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Parasha Nitzavim-Vayelech: New Beginnings and the Covenant

Nitzavim (You are Standing) / Vayelech (And He Went)
Deuteronomy 29:9(10)–31:30, Isaiah 61:10–63:9, Luke 24:1–12 / Luke 24:13–43

You are standing [nitzavim] today in the presence of the Lord your God…. You are standing here in order to enter into a covenant with the Lord your God.” (Deuteronomy 29:10, 12)

Lifting the Torah in Jerusalem

Lifting the Torah in Jerusalem

Last week, in Parasha Ki Tavo (When You Enter), God instructed the Israelites to bring the first-ripened fruits (bikkurim) to the Temple in Jerusalem once they have finally entered the Land He promised to them.

This week, in Nitzavim-Vayelech, the Jewish People stand before the God of Israel about to enter into the covenant, a solemn oath with Him.

The Parasha opens with a declaration of the unity of Israel.

Why were the Israelites collectively standing before God? It was for one reason alone: to enter into a covenant with Him.

The expression you are standing (atem nitzavim) is used almost 300 times in the Bible and always to enter into some kind of contract, pact or agreement.

All were invited to enter into the brit (covenant) with Adonai—from the least to the greatest. Everyone, from the leaders, elders and officers of tribes, to their wives and children had equal opportunity to receive a place in the Kingdom of God.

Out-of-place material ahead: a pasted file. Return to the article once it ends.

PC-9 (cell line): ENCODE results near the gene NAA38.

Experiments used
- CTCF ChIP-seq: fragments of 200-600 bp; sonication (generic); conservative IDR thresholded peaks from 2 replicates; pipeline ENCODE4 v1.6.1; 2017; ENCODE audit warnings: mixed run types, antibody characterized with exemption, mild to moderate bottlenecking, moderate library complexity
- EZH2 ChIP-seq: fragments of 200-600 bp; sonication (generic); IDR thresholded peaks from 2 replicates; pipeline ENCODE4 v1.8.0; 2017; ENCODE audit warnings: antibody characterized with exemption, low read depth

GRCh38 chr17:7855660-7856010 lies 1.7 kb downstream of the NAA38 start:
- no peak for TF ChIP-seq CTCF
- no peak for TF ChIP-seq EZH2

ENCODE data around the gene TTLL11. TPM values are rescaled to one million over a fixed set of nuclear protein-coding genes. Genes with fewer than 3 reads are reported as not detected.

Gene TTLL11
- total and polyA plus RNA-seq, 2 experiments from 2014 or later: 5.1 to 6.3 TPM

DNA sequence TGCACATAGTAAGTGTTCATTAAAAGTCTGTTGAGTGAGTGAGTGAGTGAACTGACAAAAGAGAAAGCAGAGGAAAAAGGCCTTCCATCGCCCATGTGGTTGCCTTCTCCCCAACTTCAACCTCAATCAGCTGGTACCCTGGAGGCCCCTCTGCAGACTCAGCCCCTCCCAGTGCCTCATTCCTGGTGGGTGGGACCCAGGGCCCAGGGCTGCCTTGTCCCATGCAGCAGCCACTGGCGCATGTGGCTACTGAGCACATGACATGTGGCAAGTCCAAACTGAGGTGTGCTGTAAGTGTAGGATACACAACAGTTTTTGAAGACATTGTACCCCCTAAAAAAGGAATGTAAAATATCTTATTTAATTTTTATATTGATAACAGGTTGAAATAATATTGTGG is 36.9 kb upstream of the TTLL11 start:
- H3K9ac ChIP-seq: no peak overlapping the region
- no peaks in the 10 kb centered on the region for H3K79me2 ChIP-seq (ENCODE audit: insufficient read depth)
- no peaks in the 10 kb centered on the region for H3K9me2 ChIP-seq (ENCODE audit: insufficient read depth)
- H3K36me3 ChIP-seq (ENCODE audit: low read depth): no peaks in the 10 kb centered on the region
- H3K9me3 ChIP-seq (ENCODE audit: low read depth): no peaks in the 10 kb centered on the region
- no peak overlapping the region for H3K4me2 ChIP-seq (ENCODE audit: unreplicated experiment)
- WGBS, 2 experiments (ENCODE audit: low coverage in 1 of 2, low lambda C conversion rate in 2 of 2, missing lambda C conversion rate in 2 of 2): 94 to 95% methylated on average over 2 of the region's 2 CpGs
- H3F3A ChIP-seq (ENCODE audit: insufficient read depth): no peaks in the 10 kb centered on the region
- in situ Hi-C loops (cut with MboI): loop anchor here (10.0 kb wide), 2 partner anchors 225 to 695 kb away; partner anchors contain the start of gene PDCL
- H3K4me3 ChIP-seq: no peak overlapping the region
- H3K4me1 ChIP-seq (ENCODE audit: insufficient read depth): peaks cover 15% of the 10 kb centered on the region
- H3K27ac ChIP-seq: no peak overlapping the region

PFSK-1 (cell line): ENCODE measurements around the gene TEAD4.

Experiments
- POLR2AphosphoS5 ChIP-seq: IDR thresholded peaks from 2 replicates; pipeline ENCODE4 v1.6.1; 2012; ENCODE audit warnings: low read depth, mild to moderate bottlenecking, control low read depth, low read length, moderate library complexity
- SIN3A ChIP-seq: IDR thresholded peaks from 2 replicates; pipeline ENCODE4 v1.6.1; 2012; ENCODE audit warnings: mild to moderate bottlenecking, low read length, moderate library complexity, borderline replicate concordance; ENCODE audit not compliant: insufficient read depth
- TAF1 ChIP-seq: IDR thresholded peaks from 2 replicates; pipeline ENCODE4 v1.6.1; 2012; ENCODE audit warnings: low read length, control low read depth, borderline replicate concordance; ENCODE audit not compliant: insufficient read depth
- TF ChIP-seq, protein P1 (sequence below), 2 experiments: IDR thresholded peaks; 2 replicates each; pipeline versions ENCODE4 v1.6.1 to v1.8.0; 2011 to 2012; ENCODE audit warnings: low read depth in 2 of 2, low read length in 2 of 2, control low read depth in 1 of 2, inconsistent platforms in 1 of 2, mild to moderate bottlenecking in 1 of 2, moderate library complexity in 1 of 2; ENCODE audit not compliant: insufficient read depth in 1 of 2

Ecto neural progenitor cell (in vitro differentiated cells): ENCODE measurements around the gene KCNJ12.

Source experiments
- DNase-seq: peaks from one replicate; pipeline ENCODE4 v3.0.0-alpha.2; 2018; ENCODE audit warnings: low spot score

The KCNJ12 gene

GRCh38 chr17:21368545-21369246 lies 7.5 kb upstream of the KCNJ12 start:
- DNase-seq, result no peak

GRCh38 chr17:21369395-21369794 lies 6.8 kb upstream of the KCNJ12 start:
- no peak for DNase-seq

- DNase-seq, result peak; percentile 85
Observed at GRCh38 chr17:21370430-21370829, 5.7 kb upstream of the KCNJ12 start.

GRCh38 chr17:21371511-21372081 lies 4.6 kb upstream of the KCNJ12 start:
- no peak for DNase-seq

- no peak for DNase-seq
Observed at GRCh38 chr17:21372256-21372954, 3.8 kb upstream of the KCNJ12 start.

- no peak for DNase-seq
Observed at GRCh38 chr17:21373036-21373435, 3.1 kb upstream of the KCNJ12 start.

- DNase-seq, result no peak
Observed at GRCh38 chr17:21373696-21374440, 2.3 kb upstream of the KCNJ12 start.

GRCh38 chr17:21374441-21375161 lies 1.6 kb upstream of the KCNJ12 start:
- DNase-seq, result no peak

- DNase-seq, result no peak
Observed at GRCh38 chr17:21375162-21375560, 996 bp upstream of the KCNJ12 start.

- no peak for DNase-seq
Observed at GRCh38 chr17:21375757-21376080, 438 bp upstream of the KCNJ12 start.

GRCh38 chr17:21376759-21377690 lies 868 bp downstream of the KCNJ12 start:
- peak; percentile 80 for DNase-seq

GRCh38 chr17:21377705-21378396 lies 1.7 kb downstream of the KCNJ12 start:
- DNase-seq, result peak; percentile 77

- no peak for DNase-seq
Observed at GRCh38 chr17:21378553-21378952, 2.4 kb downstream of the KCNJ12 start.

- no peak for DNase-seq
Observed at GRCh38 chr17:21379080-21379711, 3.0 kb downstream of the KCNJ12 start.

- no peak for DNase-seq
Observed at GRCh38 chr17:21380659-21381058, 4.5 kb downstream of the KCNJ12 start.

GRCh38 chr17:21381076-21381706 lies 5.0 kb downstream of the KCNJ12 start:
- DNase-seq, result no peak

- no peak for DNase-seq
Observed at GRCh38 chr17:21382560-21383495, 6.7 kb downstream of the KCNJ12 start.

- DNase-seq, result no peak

Even the ger (stranger or foreigner) was offered an equal place in the covenant with Elohim, in order “that He may establish you today as a people for Himself, and that He may be God (Elohim) to you.”  (Deuteronomy 29:13)

A Jewish man prays at the Western (Wailing) Wall in the Old City of Jerusalem.

A Jewish man prays at the Western (Wailing) Wall in the Old City of Jerusalem.

This covenant was unique in that it transcended any limitation of time or place. It was made with “those standing there as well as with those who were not present at that time.” (Deuteronomy 29:15)

After Israel broke this covenant, God promised through the Hebrew prophet Jeremiah a “New Covenant” (Brit Chadashah) for the people of Israel and Judah:

“‘The days are coming,’ declares the LORD, ‘when I will make a new covenant (Brit Chadashah) with the people of Israel and with the people of Judah. It will not be like the covenant I made with their ancestors when I took them by the hand to lead them out of Egypt, because they broke My covenant, though I was a husband to them,’ declares the LORD.” (Jeremiah 31:31–32)

Once again, this covenant is extended to everyone—from the least to the greatest: